As we reported in a recent post, PETA lost its efforts, on behalf of Naruto the monkey, to secure his claim to copyright ownership of his “selfie” photograph. The district court judge held that the copyright law did not recognize an animal’s right to own a copyright. PETA is not, however, deterred, and it has filed an appeal of this decision to the US Court of Appeals for the Ninth Circuit. Its arguments on appeal are not yet available, but we will update this post when we have further details. Stay tuned.

In August 2014, we posted about a copyright ownership dispute involving selfie photographs. The disputed selfie photographs were taken by a monkey named Naruto in Indonesia in 2011. The photography equipment used to take these internationally famous “monkey selfies” belonged to famed wildlife photographer David Slater. At the time, Slater claimed copyright ownership because he owned the camera with which the “monkey selfies” were taken. In contrast, Wikimedia, having posted the photographs on Wikipedia, claimed the photographs were part of the public domain because U.S. copyright law recognized ownership of copyright in works produced only by human authorship.

In December 2014, the U.S. Copyright Office published a revised edition of the Compendium of U.S. Copyright Office Practices, a resource on institutional practices and related principles of U.S. copyright law. In it, it states “the Office will not register works produced by nature, animals, or plants… [or] a work purportedly created by divine or supernatural beings.” The Compendium includes specific examples of work not eligible for copyright protection. The first example: a photograph taken by a monkey.

In September 2015, the People for the Ethical Treatment of Animals, Inc. (“PETA”) filed a copyright infringement complaint in the U.S. District Court for the Northern District of California against Slater, on behalf of Naruto, asking the court to declare Naruto to be the author and copyright owner of the “monkey selfies” and to hold that all proceeds from the sale, licensing, and commercial use be used solely for the benefit of Naruto. PETA contended that since the photo(s) “resulted from a series of purposeful and voluntary actions by Naruto, unaided by Slater,” Naruto was the author. PETA noted the author is typically “the person who sets up and snaps the shutter,” to which Slater’s attorneys responded that “setting up what became a world-famous, award-winning photograph is what professional nature photographer Defendant David Slater did.”

On January 28, 2016, following U.S District Judge William Orrick’s bench ruling earlier in the month, Judge Orrick issued a written Order granted defendants’ motion to dismiss. Citing to earlier precedent, the court noted that if Congress and the President intended to authorize animals to have standing to sue, they had the power to do so and, thus far, they had not done so. Accordingly, Judge Orrick held that under the current Copyright Act and consistent with the Compendium, animals cannot own a copyright and therefore Naruto is not an “author” within the meaning of the Copyright Act.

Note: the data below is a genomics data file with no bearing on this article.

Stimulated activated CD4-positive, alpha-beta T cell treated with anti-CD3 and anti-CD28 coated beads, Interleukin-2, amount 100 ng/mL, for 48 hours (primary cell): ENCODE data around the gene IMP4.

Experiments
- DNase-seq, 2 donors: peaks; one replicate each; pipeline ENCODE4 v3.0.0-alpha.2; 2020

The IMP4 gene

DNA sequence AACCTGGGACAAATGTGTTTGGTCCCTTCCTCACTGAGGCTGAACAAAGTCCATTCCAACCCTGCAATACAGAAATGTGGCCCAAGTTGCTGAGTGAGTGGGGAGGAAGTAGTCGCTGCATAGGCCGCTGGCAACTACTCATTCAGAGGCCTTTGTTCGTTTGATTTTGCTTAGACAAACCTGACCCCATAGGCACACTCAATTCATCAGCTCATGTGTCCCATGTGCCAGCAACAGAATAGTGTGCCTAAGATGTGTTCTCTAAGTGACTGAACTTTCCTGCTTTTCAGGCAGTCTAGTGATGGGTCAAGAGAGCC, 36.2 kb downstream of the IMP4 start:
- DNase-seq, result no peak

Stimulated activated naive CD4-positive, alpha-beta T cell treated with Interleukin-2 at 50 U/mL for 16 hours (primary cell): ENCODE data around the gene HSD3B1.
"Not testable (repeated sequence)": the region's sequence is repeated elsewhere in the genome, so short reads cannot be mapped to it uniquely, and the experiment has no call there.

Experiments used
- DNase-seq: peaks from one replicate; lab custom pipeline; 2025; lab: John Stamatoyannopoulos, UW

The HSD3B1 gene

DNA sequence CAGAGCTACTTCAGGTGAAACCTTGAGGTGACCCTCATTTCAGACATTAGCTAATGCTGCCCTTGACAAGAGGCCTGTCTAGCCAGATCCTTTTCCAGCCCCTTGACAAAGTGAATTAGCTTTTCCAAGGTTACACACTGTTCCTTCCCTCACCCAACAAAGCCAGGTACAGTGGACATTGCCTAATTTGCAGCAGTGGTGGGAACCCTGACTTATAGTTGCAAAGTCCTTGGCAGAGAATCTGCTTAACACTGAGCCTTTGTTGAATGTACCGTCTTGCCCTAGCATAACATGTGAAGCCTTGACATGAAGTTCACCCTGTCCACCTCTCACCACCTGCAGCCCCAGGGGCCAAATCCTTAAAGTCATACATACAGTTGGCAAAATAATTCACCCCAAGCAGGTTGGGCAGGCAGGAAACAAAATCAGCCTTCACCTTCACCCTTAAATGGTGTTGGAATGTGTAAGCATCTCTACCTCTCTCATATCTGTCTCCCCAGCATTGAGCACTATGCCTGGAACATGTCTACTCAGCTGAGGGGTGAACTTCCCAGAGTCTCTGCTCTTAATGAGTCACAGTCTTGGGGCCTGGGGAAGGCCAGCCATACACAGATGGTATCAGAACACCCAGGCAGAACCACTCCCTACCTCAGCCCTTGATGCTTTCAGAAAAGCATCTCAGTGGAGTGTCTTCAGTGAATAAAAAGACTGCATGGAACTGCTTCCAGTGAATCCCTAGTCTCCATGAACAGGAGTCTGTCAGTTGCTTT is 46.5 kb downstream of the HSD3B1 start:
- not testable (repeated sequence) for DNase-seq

Whether U.S. law will ever be changed to allow copyright ownership by non-human “authors” of any type remains to be seen.

Written by: Derek Constantine

George Bailey stands on a bridge begging for another chance at life. Upon being granted a second chance, he joyously runs home to embrace his family. As the community of Bedford Falls rallies around him and raises funds to save the endangered Building and Loan and George Bailey personally from an unjustified failure, someone proclaims a toast to George Bailey, “the richest man in town.” It’s a powerful ending to a beloved holiday classic, and it would have been forgotten over time but for accidentally allowing a copyright to expire.

The 1909 Act is the copyright act that governs copyrightable works created before 1964. The Act created two, distinct copyright terms for each individual work: a 28-year initial term and a 28-year renewal term. The initial term applied automatically, but the copyright owner had to file a renewal application with the U.S. Copyright Office to get the second term. If the owner failed to file a renewal application before the first 28-year term expired, the work automatically entered the public domain.

Into this copyright framework, a movie called It’s a Wonderful Life was released on Christmas day in 1946. It was directed by Frank Capra and starred James Stewart. Upon its release, it was not the booming success that one might imagine based on its reputation now. While it was not a complete box-office failure, it struggled financially and never came close to reaching its break-even point. Capra and Stewart would never work together again. In fact, it was a major blow to Capra’s reputation, and in the aftermath of the film, Capra’s production company went bankrupt.

More holiday movies were created over the years, and the film was largely forgotten. At the end of the initial 28-year copyright term in 1974, a clerical mistake prevented the copyright owner of It’s a Wonderful Life from filing a renewal application, and the movie went into the public domain. TV studios, eager for inexpensive content to show during the holidays, began showing the movie every year because they were not required to pay any royalties while the film was in the public domain. Over the next approximately 20 years, the film was shown repeatedly every holiday and claimed its current status as a holiday classic.

Everything changed in 1993. In response to a Supreme Court ruling in Stewart v. Abend (Stewart v. Abend, 495 U.S. 207 (1990)), the current copyright owners of It’s a Wonderful Life were able to enforce a copyright claim to the movie. The Court in Steward v. Abend held that a current copyright owner has the exclusive right to exploit derivative works, even in light of potentially conflicting agreements by prior copyright holders. Coincidentally, the Steward v. Abend case involved another James Stewart movie, Rear Window.

Because the current copyright owners of It’s a Wonderful Life still owned the movie rights of the original story on which the movie is based, the current copyright owners argued that their rights to the story told in It’s a Wonderful Life still existed and were enforceable to prevent unauthorized showing of the movie in its current form. The newly-returned owners were thus able to stop any unauthorized showings of the movie, but by then the movie was firmly entrenched as a holiday classic. It has been popular ever since. So the next time you sit down to watch George Bailey offer to lasso the moon for Mary or watch them dancing over an expanding swimming pool, just remember that we all might have missed this movie entirely if not for a clerical mistake causing a renewal application not to be filed.

Written by: Susan Neuberger Weller

On January 6, 2015, Sen. Patrick Leahy introduced Senate bill 23 entitled the “Copyright and Marriage Equality Act.” The bill would amend Section 101 of title 17 of the United States Code by striking the current definitions of “widow” and “widower” and replacing them with the following: